In the recent past, Dentsu has seen more than its normal share of news headlines when it comes to acquisitions or aggressive growth plans clearly aimed to build a global footprint. Under the leadership of Tim Andree, Executive Vice President, Dentsu Inc (Also, Executive Chairman, Dentsu Aegis Network and President & CEO, Dentsu Network), the company is successfully growing out of a Japan-only image and becoming a full-fledged global competitor. In a candid interview with DMA’s Noor Fathima Warsia, Andree speaks on the company’s philosophy, its M&A strategy and what makes Dentsu unique as a holding company.
Unlike some of the other companies that are experiencing a two-speed world, Dentsu has been speaking of a ‘three-speed’ world. What is triggering this for the company?
This year, specifically for us, has been a three speed world. There are markets such as Western Europe and Northern Europe that are witnessing stable growth as Japan does for us – these are our steady growth markets where we expect to beat market growth. Southern Europe is still volatile but it is not affecting us much yet because even though we are a prominent player there, it is only 8 per cent of our overall revenue.
The second speed is the fast growing world of the emerging markets – the BRIC and the next 11. While there has been some mitigation in growth there, these markets are still clocking double to even triple digit growth rates. We expect it to stay that way and we think we will grow twice as fast as the market growth rate.
The third speed, which in a manner is more specific to us comes from North America, a developed market that is still growing at a fast pace. As Dentsu Aegis, we have been a historically small player in this market. We are at present a new and a very competitive option for clients. We believe that this is a different speed where we would grow much faster than the industry. To give you an example, since our acquisition of McGarry Bowen and 360i, we have grown at 40 per cent in North America.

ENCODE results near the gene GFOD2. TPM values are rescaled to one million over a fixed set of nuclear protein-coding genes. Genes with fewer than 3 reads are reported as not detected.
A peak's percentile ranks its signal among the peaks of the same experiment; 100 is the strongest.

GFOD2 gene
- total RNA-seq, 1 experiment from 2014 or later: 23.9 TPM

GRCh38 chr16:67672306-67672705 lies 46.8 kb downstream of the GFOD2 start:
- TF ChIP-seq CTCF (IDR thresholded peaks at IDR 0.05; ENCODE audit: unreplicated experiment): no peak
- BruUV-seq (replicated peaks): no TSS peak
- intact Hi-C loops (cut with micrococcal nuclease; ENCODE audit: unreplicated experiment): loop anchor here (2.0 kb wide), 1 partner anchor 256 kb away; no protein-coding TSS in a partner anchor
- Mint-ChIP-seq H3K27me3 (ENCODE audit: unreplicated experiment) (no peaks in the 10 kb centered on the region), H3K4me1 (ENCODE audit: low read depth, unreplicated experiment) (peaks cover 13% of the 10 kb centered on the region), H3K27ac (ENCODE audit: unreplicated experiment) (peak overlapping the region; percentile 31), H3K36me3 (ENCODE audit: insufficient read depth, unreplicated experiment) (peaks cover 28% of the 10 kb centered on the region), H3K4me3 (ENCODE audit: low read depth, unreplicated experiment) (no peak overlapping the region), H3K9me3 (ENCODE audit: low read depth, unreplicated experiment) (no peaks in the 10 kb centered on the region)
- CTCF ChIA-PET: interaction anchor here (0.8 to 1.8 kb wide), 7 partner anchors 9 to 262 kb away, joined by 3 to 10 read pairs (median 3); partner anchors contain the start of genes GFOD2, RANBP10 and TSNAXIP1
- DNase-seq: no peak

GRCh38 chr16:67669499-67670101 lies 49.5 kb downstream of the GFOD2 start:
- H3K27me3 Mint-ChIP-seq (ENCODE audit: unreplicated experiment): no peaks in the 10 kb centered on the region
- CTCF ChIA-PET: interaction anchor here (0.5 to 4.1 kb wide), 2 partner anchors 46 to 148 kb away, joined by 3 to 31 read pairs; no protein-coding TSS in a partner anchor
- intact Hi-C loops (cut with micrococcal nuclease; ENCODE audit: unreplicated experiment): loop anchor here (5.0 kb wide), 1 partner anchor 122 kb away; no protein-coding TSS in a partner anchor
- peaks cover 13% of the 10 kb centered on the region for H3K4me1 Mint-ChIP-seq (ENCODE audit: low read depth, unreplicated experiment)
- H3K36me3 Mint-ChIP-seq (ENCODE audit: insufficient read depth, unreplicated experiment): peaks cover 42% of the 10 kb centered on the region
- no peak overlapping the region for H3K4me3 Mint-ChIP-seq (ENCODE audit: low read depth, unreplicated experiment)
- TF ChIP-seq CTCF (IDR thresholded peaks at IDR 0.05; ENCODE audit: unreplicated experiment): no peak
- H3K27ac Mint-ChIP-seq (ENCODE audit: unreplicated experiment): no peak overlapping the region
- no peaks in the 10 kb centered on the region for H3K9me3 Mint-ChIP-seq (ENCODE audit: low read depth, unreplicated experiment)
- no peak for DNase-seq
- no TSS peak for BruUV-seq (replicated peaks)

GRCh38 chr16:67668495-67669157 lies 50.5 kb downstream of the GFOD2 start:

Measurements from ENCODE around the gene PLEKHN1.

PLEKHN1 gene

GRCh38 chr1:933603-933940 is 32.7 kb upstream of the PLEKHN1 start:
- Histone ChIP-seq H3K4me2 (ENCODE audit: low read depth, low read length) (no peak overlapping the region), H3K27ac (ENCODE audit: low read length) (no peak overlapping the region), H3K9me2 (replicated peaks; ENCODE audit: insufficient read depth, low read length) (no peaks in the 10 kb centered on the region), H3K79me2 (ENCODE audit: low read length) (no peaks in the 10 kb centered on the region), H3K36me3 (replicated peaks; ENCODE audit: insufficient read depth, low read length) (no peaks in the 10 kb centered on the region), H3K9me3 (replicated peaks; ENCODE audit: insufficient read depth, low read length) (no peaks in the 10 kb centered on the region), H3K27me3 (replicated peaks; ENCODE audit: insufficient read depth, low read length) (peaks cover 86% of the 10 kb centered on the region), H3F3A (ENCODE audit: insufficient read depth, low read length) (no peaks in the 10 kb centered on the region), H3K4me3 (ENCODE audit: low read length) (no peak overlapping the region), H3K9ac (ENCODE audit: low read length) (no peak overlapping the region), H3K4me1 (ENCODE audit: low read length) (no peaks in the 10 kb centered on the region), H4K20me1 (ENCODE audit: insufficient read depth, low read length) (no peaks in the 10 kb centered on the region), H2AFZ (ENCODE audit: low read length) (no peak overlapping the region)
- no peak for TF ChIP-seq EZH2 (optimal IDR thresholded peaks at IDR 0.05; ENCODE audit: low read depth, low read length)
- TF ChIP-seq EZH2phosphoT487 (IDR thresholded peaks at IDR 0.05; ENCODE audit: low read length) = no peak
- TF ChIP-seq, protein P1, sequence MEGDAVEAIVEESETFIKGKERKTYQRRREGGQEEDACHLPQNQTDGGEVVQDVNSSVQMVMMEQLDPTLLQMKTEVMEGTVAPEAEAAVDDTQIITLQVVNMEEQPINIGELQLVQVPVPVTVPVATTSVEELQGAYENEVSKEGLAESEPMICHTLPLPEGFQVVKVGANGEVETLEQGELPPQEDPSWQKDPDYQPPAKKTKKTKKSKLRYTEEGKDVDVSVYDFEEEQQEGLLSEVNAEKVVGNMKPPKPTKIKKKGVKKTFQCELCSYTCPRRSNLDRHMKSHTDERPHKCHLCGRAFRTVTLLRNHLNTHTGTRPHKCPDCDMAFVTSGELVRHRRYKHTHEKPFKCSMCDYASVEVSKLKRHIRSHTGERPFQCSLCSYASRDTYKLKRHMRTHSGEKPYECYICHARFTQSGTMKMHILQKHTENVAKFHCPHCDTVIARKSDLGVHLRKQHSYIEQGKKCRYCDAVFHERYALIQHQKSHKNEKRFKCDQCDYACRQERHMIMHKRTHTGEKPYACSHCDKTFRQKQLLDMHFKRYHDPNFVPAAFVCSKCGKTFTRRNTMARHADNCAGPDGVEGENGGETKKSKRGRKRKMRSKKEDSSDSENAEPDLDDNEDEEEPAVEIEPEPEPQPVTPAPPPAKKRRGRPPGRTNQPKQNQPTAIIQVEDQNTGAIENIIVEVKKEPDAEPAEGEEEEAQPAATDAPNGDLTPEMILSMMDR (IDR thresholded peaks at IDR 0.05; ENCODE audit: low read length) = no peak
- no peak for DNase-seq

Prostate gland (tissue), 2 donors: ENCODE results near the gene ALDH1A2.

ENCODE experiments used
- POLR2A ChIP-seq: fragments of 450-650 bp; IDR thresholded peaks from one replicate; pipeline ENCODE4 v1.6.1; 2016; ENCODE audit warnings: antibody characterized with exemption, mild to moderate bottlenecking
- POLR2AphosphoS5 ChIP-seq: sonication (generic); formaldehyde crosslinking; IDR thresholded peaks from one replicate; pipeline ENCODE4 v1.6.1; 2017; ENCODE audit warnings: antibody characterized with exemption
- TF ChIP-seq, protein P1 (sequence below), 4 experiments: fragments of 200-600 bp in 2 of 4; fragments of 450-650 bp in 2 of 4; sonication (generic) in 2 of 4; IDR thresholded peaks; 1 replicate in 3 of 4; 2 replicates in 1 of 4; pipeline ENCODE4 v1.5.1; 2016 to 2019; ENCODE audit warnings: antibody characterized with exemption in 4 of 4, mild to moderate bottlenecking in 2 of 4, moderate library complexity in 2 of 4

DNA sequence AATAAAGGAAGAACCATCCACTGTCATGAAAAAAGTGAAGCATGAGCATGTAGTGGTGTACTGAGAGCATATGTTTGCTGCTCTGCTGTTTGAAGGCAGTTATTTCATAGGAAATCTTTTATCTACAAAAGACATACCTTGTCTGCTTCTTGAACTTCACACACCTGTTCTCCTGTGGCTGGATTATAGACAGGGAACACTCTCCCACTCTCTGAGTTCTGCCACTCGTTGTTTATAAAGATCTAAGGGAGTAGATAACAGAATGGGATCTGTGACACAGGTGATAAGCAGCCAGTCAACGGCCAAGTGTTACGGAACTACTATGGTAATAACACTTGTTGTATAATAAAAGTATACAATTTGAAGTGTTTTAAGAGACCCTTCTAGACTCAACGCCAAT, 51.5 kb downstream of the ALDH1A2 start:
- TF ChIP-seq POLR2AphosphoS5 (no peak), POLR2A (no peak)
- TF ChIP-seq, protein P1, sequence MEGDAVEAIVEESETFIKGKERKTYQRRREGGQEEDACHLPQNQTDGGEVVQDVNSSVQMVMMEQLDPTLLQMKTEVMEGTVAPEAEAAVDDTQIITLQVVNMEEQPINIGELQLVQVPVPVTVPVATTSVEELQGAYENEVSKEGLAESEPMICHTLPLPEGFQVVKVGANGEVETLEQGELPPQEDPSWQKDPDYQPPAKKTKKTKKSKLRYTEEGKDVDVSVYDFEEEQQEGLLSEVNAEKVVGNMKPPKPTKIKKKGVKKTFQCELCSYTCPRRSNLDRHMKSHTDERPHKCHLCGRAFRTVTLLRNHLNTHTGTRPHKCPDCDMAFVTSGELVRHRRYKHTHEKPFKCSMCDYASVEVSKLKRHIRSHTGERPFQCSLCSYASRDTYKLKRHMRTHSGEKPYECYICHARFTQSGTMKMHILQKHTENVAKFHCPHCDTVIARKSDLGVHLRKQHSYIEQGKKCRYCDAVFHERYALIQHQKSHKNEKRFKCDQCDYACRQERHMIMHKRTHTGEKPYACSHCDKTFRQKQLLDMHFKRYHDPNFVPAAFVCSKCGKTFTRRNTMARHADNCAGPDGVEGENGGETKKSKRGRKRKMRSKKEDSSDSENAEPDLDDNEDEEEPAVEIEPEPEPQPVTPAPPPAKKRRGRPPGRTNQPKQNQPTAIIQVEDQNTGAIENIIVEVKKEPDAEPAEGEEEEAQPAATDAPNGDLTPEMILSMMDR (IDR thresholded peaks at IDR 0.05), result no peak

What are some of the things fuelling these growth expectations?
Largely, our recently attained position of being a full-fledged competitor. Aegis operates in 110 markets, but its offering has been largely in the digital creative, digital performance media and traditional media space. Dentsu has been operating in 29 markets and in all of these markets we have fully built out our service capabilities as we have in Tokyo. By coming together, we have more geographies and more combined clients. Now, we are in more than 110 markets, Dentsu has 6000 clients and Aegis has 5000 clients and we have more capabilities to be able to cross sell. We bring the best of breed technology and creative solutions from great agencies that is integrated in a friction less way and delivered across the region. In our existing client database, in some form or another, we have 77 of the top 100 advertisers in the world. We believe that if we can utilise the cross offering of our services, we would be able to grow organically by giving clients what they want.
Since we are on the subject of the Aegis acquisition, merging a company is one thing but what are the challenges that you faced in merging two holding companies that clearly have very different organisational cultures?
We don’t blend culture to begin with. It is essentially about values and whether the two organisations strategically complement each other. Our deal with Aegis is an incredibly friendly one. We have strength in Asia and they are dominant in Europe. We both have fast growing operations in America. There is very little overlap between the disciplines of the two companies. We both share similar values around client centricity, innovation and doing things in a different way.